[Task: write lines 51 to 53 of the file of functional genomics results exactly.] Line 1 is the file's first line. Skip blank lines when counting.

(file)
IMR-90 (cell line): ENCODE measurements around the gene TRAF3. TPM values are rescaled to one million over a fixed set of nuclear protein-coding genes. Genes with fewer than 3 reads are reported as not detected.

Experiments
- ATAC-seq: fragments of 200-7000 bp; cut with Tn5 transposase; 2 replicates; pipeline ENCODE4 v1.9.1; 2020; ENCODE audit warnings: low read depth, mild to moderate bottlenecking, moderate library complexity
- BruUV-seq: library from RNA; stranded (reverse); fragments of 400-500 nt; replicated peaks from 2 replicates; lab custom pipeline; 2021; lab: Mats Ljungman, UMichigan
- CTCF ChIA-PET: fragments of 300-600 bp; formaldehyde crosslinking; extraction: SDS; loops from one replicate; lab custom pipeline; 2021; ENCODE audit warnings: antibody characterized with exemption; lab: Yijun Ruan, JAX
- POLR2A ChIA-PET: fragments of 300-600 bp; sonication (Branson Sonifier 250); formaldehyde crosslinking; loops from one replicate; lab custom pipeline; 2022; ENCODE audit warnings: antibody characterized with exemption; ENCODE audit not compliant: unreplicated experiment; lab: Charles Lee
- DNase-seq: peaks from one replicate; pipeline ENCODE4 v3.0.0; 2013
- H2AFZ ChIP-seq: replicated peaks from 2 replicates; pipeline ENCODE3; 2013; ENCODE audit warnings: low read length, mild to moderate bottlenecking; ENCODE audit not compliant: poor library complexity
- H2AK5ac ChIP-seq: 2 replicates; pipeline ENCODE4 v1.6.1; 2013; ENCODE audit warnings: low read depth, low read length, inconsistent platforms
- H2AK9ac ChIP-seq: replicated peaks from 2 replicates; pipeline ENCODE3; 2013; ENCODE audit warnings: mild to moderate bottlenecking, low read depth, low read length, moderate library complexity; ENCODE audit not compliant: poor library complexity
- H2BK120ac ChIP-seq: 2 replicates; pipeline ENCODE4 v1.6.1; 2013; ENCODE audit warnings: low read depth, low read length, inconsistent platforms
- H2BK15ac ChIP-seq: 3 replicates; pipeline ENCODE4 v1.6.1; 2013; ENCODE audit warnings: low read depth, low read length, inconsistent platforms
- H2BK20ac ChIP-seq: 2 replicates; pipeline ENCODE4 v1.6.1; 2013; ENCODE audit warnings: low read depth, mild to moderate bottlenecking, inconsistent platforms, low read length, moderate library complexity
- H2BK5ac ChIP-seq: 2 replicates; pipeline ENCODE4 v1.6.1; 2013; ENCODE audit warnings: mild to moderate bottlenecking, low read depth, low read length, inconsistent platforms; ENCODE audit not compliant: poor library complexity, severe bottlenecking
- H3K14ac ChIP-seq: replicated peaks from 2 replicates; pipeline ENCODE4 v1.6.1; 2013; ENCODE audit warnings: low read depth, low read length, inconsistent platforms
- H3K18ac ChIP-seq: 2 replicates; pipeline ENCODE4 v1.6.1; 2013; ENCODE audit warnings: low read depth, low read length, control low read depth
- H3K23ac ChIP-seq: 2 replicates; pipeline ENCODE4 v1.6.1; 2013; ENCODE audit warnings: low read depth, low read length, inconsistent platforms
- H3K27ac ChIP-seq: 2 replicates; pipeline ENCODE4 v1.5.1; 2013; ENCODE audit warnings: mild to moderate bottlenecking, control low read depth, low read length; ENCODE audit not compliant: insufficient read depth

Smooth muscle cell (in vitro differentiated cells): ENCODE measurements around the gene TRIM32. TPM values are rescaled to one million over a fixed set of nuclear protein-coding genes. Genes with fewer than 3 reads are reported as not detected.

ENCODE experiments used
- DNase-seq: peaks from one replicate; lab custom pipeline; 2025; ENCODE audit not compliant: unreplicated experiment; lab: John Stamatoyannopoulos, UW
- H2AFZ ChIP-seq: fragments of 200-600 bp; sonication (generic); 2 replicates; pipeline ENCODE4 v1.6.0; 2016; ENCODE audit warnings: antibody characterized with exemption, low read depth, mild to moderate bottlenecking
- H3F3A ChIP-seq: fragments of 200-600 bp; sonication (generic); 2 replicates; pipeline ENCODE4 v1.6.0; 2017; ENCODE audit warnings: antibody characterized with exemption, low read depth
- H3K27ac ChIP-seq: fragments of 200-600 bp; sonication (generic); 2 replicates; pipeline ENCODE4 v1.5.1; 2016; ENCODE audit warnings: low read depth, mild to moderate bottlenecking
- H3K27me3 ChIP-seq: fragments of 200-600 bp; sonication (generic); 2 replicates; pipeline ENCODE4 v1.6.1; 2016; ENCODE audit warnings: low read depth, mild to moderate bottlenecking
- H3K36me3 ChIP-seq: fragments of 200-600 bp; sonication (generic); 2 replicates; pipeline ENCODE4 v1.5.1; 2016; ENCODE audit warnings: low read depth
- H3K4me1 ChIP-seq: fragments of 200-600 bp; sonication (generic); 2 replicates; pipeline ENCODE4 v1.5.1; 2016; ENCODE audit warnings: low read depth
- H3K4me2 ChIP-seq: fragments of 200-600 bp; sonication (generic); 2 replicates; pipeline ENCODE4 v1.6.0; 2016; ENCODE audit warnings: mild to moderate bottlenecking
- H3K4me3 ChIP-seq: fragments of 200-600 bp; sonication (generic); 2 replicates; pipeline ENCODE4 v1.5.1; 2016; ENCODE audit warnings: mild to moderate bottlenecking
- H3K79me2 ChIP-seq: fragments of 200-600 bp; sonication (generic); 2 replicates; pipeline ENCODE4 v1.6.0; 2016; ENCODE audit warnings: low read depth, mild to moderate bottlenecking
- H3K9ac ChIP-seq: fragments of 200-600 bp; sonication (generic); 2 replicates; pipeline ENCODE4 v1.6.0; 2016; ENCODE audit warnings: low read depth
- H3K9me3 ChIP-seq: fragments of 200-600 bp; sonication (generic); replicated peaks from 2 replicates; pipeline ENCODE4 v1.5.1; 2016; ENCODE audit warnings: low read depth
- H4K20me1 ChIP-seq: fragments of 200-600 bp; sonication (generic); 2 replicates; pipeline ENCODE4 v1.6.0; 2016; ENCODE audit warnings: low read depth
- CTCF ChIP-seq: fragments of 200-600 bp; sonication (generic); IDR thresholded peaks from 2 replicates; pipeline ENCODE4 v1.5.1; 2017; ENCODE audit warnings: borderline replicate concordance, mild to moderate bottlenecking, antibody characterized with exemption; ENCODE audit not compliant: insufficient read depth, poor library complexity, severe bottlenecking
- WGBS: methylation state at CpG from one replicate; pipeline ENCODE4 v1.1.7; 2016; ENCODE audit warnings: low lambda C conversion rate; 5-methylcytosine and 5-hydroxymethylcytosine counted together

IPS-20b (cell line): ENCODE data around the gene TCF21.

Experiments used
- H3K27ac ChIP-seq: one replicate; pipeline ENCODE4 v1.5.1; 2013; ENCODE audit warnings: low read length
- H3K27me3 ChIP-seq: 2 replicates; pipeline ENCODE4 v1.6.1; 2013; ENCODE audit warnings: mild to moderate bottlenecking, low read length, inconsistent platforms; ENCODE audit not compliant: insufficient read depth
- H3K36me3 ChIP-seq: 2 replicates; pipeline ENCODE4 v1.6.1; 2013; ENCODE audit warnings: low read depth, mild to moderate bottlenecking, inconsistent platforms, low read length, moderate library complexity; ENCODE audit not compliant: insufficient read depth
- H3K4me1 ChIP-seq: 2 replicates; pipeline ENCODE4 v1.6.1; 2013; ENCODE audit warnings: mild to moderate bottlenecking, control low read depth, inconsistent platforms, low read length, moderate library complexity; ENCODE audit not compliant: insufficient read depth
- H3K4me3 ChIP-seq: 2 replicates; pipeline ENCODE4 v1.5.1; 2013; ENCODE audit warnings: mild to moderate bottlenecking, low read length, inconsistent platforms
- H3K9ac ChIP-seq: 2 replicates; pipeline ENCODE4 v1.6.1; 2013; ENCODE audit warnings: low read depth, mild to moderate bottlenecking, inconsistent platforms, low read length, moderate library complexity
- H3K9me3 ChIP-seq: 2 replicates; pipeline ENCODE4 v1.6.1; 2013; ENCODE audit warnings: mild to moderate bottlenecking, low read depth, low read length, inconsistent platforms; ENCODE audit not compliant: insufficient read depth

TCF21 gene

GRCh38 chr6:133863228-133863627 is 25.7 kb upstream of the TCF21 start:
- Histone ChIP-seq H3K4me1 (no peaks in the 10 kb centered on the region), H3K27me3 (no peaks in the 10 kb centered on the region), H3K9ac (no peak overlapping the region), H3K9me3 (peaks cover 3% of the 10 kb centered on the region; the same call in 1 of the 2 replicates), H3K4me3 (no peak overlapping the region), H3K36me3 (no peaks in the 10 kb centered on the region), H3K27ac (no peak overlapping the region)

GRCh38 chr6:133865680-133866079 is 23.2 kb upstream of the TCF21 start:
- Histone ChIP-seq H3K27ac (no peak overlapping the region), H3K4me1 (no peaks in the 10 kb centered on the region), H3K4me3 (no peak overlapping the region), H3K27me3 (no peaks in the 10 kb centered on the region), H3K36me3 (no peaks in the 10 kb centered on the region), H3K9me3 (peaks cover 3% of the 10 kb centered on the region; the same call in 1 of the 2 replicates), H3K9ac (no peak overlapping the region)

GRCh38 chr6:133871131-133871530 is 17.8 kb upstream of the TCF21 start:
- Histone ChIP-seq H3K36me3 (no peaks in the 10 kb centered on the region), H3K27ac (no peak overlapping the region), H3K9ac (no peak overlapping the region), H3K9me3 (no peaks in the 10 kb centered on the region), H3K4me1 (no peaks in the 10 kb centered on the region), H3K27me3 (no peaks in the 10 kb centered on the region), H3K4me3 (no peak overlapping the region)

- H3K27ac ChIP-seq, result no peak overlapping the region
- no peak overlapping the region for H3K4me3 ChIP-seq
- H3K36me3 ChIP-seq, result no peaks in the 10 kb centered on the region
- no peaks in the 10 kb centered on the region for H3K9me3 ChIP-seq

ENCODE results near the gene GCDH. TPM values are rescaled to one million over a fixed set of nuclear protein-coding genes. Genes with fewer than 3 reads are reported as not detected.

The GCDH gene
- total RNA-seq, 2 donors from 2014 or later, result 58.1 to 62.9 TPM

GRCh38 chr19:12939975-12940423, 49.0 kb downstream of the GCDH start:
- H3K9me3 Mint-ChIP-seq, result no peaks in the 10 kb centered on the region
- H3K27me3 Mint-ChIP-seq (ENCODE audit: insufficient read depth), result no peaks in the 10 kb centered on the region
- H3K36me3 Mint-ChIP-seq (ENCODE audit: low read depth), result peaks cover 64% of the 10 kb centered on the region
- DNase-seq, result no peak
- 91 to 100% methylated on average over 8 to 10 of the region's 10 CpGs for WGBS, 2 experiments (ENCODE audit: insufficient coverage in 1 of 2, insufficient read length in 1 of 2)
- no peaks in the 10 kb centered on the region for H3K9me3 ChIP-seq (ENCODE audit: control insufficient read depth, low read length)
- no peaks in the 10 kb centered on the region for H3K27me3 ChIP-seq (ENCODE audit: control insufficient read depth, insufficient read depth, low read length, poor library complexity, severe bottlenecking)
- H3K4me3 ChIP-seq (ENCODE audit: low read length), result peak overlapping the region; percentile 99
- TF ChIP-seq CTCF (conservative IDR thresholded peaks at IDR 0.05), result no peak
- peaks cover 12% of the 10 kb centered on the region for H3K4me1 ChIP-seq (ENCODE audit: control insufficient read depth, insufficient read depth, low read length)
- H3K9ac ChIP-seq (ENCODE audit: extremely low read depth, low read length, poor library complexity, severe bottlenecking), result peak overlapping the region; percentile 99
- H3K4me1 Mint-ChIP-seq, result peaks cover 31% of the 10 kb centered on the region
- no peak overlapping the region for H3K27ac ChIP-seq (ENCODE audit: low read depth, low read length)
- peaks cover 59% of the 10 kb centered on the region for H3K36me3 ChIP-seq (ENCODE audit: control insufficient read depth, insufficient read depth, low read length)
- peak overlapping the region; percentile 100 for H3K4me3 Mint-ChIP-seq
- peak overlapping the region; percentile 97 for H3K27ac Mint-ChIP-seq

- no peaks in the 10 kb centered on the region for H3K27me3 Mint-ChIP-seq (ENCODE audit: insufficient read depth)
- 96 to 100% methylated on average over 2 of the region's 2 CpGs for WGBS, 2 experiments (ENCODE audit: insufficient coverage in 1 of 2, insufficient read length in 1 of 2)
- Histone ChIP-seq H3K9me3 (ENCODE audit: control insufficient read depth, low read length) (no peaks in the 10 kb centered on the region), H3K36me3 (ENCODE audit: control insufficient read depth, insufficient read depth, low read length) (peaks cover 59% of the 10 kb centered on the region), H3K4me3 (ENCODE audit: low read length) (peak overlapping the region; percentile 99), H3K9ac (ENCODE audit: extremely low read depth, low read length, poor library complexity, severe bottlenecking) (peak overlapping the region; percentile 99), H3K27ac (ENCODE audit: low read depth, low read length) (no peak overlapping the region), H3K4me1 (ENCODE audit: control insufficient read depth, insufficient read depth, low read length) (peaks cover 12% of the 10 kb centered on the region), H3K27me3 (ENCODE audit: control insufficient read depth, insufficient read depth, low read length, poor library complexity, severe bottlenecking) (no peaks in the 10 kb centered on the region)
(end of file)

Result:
- Histone ChIP-seq H3K36me3 (no peaks in the 10 kb centered on the region), H3K27ac (no peak overlapping the region), H3K9ac (no peak overlapping the region), H3K9me3 (no peaks in the 10 kb centered on the region), H3K4me1 (no peaks in the 10 kb centered on the region), H3K27me3 (no peaks in the 10 kb centered on the region), H3K4me3 (no peak overlapping the region)

- H3K27ac ChIP-seq, result no peak overlapping the region
- no peak overlapping the region for H3K4me3 ChIP-seq